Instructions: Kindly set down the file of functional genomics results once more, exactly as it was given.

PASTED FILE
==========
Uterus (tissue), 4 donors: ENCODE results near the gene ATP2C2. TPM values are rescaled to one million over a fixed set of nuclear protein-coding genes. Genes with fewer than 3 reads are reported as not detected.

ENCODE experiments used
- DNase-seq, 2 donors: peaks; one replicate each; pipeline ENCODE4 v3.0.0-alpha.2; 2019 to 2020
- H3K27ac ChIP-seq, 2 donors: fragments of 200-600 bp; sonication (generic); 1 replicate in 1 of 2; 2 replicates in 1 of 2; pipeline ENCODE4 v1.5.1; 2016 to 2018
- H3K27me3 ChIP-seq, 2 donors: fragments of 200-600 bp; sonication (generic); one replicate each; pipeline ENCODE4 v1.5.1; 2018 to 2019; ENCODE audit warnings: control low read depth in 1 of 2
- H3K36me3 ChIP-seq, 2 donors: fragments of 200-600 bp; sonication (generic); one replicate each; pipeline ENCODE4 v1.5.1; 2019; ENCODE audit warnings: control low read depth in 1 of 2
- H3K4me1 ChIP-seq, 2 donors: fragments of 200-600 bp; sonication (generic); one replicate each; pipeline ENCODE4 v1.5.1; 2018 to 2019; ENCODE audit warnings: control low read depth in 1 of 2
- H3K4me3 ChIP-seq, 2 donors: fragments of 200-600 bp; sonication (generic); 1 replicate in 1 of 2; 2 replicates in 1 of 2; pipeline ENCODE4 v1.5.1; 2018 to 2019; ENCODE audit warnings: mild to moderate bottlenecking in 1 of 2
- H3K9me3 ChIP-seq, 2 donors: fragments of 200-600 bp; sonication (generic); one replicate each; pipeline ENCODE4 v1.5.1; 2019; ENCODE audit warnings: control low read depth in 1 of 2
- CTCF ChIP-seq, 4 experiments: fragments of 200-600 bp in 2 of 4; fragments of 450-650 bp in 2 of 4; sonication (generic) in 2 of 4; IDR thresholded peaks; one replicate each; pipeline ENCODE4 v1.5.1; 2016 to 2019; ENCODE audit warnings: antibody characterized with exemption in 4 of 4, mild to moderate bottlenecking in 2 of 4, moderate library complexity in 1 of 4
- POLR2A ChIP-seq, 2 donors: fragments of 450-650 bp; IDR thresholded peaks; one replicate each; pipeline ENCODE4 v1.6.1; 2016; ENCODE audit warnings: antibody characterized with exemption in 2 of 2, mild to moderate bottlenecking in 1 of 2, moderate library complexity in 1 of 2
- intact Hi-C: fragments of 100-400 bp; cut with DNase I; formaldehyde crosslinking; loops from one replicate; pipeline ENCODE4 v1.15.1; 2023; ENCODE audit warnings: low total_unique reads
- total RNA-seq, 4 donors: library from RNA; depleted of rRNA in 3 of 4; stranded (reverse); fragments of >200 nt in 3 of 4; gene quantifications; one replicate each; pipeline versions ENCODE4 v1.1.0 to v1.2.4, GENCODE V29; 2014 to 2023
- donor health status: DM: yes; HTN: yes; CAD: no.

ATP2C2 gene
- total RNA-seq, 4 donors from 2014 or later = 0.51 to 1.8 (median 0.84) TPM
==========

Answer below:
Uterus (tissue), 4 donors: ENCODE results near the gene ATP2C2. TPM values are rescaled to one million over a fixed set of nuclear protein-coding genes. Genes with fewer than 3 reads are reported as not detected.

ENCODE experiments used
- DNase-seq, 2 donors: peaks; one replicate each; pipeline ENCODE4 v3.0.0-alpha.2; 2019 to 2020
- H3K27ac ChIP-seq, 2 donors: fragments of 200-600 bp; sonication (generic); 1 replicate in 1 of 2; 2 replicates in 1 of 2; pipeline ENCODE4 v1.5.1; 2016 to 2018
- H3K27me3 ChIP-seq, 2 donors: fragments of 200-600 bp; sonication (generic); one replicate each; pipeline ENCODE4 v1.5.1; 2018 to 2019; ENCODE audit warnings: control low read depth in 1 of 2
- H3K36me3 ChIP-seq, 2 donors: fragments of 200-600 bp; sonication (generic); one replicate each; pipeline ENCODE4 v1.5.1; 2019; ENCODE audit warnings: control low read depth in 1 of 2
- H3K4me1 ChIP-seq, 2 donors: fragments of 200-600 bp; sonication (generic); one replicate each; pipeline ENCODE4 v1.5.1; 2018 to 2019; ENCODE audit warnings: control low read depth in 1 of 2
- H3K4me3 ChIP-seq, 2 donors: fragments of 200-600 bp; sonication (generic); 1 replicate in 1 of 2; 2 replicates in 1 of 2; pipeline ENCODE4 v1.5.1; 2018 to 2019; ENCODE audit warnings: mild to moderate bottlenecking in 1 of 2
- H3K9me3 ChIP-seq, 2 donors: fragments of 200-600 bp; sonication (generic); one replicate each; pipeline ENCODE4 v1.5.1; 2019; ENCODE audit warnings: control low read depth in 1 of 2
- CTCF ChIP-seq, 4 experiments: fragments of 200-600 bp in 2 of 4; fragments of 450-650 bp in 2 of 4; sonication (generic) in 2 of 4; IDR thresholded peaks; one replicate each; pipeline ENCODE4 v1.5.1; 2016 to 2019; ENCODE audit warnings: antibody characterized with exemption in 4 of 4, mild to moderate bottlenecking in 2 of 4, moderate library complexity in 1 of 4
- POLR2A ChIP-seq, 2 donors: fragments of 450-650 bp; IDR thresholded peaks; one replicate each; pipeline ENCODE4 v1.6.1; 2016; ENCODE audit warnings: antibody characterized with exemption in 2 of 2, mild to moderate bottlenecking in 1 of 2, moderate library complexity in 1 of 2
- intact Hi-C: fragments of 100-400 bp; cut with DNase I; formaldehyde crosslinking; loops from one replicate; pipeline ENCODE4 v1.15.1; 2023; ENCODE audit warnings: low total_unique reads
- total RNA-seq, 4 donors: library from RNA; depleted of rRNA in 3 of 4; stranded (reverse); fragments of >200 nt in 3 of 4; gene quantifications; one replicate each; pipeline versions ENCODE4 v1.1.0 to v1.2.4, GENCODE V29; 2014 to 2023
- donor health status: DM: yes; HTN: yes; CAD: no.

ATP2C2 gene
- total RNA-seq, 4 donors from 2014 or later = 0.51 to 1.8 (median 0.84) TPM